Nelson Street

Built in the 1830's Nelson Street is a short street off the north end of Grainger Street and is part of Graingertown. The street was named after a great man who did not hail from the North East - Admiral Lord Horatio Nelson, naval hero of the 1805 Battle of Trafalgar.

It was home to an 1800s music hall where, notably, Charles Dickens read from a selection of his greatest novels in 1861.



18th July 2018




Nelson Street, Nos. 10 and 12, music hall.
Built in 1838, it replaced that previously built by Grainger in Blackett Street. It held lectures (by leading orators of the day, notably Charles Dickens and Dr. John Hunter Rutherford, the Scottish evangelist, doctor of medicine, educationalist and friend of the poor and disadvantaged), exhibitions and classical music concerts. In 1879 it became the New Tyne Concert Hall. In 1884 Horace Edward Moss bought the property. The Moss Empire chain also owned the Gaiety Theatre in Edinburgh and the Theatre Royal in Sunderland. Moss turned the Nelson Street music hall into the Gaiety Variety Theatre. The interior was decorated by Herr Svelder and Messrs. Dobie of Edinburgh. The Gaiety became known as the "Eldorado of the North". By 1890 it became obvious that the theatre was too small, and the Empire Theatre was opened in Newgate Street. Sandstone ashlar, 3 storeys. Steps up to 6-panelled door in round-arched surround. Panel over door incised MUSIC HALL 1838. The building has been redeveloped behind the façade so only the façade is of interest. Grade II Listed. Source: Sitelines.





Nelson Street, No. 8.
House and shop, now shop. Circa 1836, probably by John Wardle, for Richard Grainger. Sandstone ashlar with later pink granite and terra-cotta columns to shop; roof not visible. 3 storeys, 5 bays. Central renewed double door under swan-neck pediment, with keyed roundel and garlands, recessed between tall shop windows with slender glazing bars; Jacobean-style columns flank door. Rusticated pilasters define end bays containing 6-panelled double doors and high overlights with patterned glazing bars. Ground floor fascia and cornice. First floor sill string to sashes in architraves, the central with blind balustrade and bracketed pediment, the outer bays with cornices. Second-floor architraves have bracketed sills. All windows have glazing bars. Bracketed top cornice and balustrade. This building has been redeveloped behind the facade, so only the facade is of interest. Grade II Listed. Source: Sitelines.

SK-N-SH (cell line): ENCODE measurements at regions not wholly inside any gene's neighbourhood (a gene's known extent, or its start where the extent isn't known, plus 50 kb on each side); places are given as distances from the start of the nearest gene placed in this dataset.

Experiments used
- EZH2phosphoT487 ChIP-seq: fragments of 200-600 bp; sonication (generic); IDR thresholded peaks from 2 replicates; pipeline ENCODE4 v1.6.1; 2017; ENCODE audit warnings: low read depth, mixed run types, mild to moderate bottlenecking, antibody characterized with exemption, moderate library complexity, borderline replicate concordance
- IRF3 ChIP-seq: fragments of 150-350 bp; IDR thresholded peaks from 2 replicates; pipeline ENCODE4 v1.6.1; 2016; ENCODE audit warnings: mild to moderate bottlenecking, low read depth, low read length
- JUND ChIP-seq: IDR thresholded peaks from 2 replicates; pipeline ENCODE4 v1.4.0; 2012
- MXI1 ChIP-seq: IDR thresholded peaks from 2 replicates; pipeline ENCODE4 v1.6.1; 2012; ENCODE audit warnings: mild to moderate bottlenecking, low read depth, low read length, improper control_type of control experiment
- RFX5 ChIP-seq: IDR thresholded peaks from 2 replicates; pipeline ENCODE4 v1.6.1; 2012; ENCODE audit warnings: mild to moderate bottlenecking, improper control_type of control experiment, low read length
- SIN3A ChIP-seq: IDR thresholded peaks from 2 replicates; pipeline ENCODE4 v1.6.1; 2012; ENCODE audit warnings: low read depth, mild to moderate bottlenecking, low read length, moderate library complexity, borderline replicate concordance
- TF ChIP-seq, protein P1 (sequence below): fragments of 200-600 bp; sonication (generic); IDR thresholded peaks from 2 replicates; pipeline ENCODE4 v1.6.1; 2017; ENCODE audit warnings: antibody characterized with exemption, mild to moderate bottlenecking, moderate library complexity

Nelson Street, Nos. 16-22, Cordwainer's Hall.
House and shop, now shop. Circa 1836, probably by John Wardle, for Richard Grainger. Sandstone ashlar with later pink granite and terra-cotta columns to shop; roof not visible. 3 storeys, 5 bays. Central renewed double door under swan-neck pediment, with keyed roundel and garlands, recessed between tall shop windows with slender glazing bars; Jacobean-style columns flank door. Rusticated pilasters define end bays containing 6-panelled double doors and high overlights with patterned glazing bars. Ground floor fascia and cornice. First floor sill string to sashes in architraves, the central with blind balustrade and bracketed pediment, the outer bays with cornices. Second-floor architraves have bracketed sills. All windows have glazing bars. Bracketed top cornice and balustrade. This building has been redeveloped behind the facade, so only the facade is of interest. Grade II Listed. Source: Sitelines.





Nelson Street, No. 14, Dispensary.
The Newcastle Dispensary opened at 14 Nelson Street in 1839 having previously been located in The Side from 1777 to 1790 and in Low Friar Street from 1790 to 1838. The premises later became the Fruit Exchange. Sandstone ashlar, 3 storeys. Central panelled door flanked by pilasters. Upper floors have sah windows with glazing bars. The building has been developed behind the façade so that only the façade is of interest. Grade II Listed. Source: Sitelines.



Nelson Street, No. 12A.
Warehouse, now facade of Eldon Centre shopping precinct. Circa 1899 by Marshall and Tweedy. Sandstone ashlar. Roof not visible. Free Baroque style. 4 storeys and attics; 5 bays. Ground floor has Ionic pilasters flanking renewed windows and recessed entrances, under bracketed fascia. Brackets support slender pilasters extending 2 ½ storeys defining bays and having cartouche finials. 2-storey bracketed oriels in outer bays; and all other windows have slender wood mullions and transoms; top windows have 2-storey keyed architraves to inner bays, outer segmental-headed architraves. Modillioned eaves cornice; parapet with 3 segmental- headed attics windows. This building has been redeveloped behind the facade so that only the facade is of interest. Grade II Listed. Source: Sitelines.















25th December 2013








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